The Squier Precision Bass features a Fender-like maple neck and poplar body. The Indian Laurel fretboard features 20 medium jumbo frets. The pickups are a classic split coil in the middle and a Jazz in the bridge. This allows you not only to get the deep tones of the P-Bass, but also the unique attack of the J-Bass, giving you a whole range of audio.

Pros of the Squier Affinity Precision Bass PJ

  • All the tone of the most iconic bass of all time.
  • Excellent price-quality ratio.
  • Precision middle and Jazz bridge pickup configuration giving a wide range of tones.

Cons of the Squier Affinity Precision Bass PJ

  • Not suitable for modern styles that require active pickups.
  • There is no left-handed version.

Price: $229 / €229 / £199 | Body: Poplar | Neck: Maple, bolt-on | Scale: 34” | Fingerboard: Indian Laurel | Frets: 20 medium jumbo | Pickups: 1 x Split Coil, 1 x Jazz | Controls: 2x Volume, Tone | Lefty: No | Finishes: black, olympic white, race red | Manufacturer Site: Squier/Fender

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Yamaha BB234 (Best Value)

Yamaha BB234, the beginner bass with the best value for money.

The Yamaha BB234 is another great example that Yamaha knows exactly how to make a great quality instrument for younger players at a low price. Thus, the BB234 is to the electric bass what the Pacifica 112 is to the beginner electric guitar.

With a classic design that blends vintage and modern lines, the BB234 is exceptionally built, with warm and rich low frequencies. Thanks to its two Fender Jazz and Precision Bass pickups, which are the two most iconic basses ever, this bass delivers a surprising amount of tone with no-fuss control setup. This will cover most styles, ideal for the bassist looking for versatility or still trying to figure out what kind of player he is.

The Yamaha BB234 electric bass doesn’t have a mix control or pickup selector, but you can use the volume controls on both pickups to set the mix to your liking. In addition, you have the tone knob at hand for fine adjustment of your sound. Without a doubt, one of the best cheap basses for beginners.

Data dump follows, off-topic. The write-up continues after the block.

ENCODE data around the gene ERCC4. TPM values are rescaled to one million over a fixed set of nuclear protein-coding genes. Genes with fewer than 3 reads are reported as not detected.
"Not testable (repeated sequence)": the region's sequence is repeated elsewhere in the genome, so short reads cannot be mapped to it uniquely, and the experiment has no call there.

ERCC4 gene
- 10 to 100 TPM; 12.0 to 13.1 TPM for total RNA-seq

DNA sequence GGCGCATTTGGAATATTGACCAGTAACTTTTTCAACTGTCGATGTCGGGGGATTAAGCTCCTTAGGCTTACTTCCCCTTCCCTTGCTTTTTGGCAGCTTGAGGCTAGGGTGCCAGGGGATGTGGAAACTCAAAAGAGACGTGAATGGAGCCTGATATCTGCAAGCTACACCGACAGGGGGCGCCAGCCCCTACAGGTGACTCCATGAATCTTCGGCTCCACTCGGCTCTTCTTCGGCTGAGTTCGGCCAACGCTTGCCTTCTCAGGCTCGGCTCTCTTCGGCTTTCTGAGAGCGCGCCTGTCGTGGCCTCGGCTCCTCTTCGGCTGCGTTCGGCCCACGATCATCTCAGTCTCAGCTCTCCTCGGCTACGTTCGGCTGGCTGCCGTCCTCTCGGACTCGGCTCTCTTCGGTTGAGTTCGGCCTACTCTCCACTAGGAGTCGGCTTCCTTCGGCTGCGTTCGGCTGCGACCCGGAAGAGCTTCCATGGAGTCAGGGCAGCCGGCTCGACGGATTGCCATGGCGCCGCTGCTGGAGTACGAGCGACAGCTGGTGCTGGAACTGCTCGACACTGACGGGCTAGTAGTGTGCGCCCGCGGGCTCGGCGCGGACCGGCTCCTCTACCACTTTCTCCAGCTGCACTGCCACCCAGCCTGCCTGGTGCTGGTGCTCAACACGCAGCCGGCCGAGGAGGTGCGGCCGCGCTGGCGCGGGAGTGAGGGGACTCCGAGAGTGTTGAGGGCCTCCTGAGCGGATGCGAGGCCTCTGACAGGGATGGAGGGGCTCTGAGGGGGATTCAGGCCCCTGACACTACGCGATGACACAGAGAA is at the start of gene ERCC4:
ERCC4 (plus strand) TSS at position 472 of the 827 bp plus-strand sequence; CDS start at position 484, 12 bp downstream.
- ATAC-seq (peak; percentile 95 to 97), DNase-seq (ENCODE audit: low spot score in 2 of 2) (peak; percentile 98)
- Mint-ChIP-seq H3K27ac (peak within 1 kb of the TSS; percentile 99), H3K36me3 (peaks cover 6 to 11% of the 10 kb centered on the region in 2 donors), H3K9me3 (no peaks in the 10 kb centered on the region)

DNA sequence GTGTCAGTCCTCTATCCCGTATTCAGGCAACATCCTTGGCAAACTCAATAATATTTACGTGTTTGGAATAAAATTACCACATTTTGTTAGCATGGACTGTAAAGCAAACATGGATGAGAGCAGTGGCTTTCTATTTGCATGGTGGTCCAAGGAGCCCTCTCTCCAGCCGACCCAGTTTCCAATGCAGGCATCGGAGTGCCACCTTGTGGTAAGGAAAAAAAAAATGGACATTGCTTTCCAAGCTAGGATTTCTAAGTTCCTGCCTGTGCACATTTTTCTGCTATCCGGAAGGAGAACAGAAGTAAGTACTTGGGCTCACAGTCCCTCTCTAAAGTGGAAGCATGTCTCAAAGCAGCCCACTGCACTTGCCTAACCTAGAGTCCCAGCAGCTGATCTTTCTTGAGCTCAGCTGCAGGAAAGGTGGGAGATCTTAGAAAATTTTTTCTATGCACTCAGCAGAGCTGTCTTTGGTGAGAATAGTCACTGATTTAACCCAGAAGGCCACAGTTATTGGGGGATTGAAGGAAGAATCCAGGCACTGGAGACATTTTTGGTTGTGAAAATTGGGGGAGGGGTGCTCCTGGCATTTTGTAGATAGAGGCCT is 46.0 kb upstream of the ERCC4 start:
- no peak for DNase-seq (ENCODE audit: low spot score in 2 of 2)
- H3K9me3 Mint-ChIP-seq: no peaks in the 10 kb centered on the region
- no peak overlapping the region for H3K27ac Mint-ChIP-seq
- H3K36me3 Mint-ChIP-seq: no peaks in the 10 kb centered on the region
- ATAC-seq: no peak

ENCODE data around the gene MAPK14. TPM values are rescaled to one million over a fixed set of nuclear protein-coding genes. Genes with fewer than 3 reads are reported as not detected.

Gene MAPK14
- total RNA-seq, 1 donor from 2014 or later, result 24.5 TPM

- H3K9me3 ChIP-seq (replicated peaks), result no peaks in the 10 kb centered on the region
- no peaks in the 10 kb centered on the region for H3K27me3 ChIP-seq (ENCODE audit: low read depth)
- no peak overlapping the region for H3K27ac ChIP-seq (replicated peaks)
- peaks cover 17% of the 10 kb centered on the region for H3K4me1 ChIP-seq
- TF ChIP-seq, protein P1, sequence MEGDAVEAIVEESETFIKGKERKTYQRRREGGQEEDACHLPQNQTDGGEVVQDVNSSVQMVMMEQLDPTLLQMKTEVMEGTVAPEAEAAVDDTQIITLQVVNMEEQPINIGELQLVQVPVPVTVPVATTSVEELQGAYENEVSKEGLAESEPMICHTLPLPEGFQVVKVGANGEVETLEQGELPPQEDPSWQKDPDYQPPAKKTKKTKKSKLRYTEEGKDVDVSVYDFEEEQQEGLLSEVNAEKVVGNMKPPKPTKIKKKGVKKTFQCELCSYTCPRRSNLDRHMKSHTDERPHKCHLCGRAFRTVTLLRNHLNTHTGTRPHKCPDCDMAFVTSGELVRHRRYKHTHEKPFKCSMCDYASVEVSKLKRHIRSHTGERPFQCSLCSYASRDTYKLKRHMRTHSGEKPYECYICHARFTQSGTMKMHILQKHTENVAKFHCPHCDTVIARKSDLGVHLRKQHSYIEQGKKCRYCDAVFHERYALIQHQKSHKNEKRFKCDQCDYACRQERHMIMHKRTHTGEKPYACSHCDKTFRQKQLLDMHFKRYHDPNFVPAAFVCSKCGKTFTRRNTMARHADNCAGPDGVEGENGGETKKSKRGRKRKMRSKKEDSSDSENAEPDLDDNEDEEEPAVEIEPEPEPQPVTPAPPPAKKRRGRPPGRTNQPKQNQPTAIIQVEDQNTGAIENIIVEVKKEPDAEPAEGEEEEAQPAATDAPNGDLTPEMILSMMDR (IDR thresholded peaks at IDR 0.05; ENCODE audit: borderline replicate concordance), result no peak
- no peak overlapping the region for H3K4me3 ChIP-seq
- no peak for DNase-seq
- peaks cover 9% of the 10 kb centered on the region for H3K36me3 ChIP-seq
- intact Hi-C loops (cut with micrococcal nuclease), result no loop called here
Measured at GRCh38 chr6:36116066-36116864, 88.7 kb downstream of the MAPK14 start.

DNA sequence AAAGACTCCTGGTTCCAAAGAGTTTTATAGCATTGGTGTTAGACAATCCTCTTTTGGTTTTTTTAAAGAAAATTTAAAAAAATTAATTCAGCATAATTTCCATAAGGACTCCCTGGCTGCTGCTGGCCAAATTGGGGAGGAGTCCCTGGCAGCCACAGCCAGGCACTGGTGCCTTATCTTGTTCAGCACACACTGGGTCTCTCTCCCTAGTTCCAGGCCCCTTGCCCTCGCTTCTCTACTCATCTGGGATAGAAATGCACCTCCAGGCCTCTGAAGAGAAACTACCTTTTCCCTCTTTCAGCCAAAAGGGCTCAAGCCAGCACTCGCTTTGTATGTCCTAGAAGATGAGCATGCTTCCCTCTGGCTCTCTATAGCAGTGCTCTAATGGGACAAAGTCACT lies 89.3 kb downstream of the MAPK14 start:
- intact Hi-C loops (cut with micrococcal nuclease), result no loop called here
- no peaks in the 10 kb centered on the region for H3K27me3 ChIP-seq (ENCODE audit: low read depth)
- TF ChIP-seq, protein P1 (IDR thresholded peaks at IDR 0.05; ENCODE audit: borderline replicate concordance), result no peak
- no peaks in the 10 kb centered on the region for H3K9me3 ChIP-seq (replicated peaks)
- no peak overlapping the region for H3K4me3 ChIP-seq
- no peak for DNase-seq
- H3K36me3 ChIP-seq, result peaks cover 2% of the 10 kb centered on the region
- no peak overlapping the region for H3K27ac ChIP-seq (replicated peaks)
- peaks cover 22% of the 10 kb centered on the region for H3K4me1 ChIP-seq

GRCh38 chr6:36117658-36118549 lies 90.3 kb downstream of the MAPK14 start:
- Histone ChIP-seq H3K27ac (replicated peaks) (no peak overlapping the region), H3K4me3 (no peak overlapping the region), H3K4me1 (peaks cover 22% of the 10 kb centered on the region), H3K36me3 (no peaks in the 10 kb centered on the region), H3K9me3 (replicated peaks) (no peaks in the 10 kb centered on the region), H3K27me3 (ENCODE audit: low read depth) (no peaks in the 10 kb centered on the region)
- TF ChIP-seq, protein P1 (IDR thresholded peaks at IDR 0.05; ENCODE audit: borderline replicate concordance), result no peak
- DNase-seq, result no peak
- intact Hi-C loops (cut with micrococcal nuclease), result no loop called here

Pros of the Yamaha BB234

  • Excellent price-quality ratio.
  • Ideal for modern bassists looking for a vintage vibe.
  • The Precision and Jazz Bass-type pickup configuration offers a wide range of tones.

Cons of the Yamaha BB234

  • Not suitable for modern styles that require active pickups.
  • Pickup Mix Control would make it easy to control the wide variety of tones it has.

Price: $299 / €329 / £339 | Body: Alder | Neck: Maple, bolt-on | Scale: 34” | Fingerboard: Rosewood | Frets: 21 medium | Pickups: Custom V3 single-coil (bridge), Custom V3 split-coil (middle) | Controls: 2x Volume, Tone | Lefty: Yes | Finish: Vintage White, Black, Teal Blue, Natural Satin, Raspberry Red | Manufacturer Site: Yamaha

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Ibanez GSRM20 Mikro (Best for Kids)

The Ibanez GSRM20 Mikro is the ideal electric bass for children or those looking for a shorter instrument.

The Ibanez GSRM20 Mikro is the ideal electric bass for children or those looking for a shorter instrument. Plus, this Ibanez bass is an exceptional value, friendly to all types of budgets. As we said, it stands out for its short scale, which is only 28.6” with a slim neck profile. This makes it the best candidate for those with small hands or who like shorter scale tones. It has a lot of great finishes available. The setup is excellent, and the B-10 bridge has a simple, solid design that allows for easy intonation adjustments.

With that being said, there’s no question that players of all skill levels and all ages would have a lot of fun with the GSRM20 Mikro bass. Its small scale lends itself to a nice rounded punch, but play around with the pickups and use the EQ on your amp and you can accommodate the Mikro’s tone to most styles.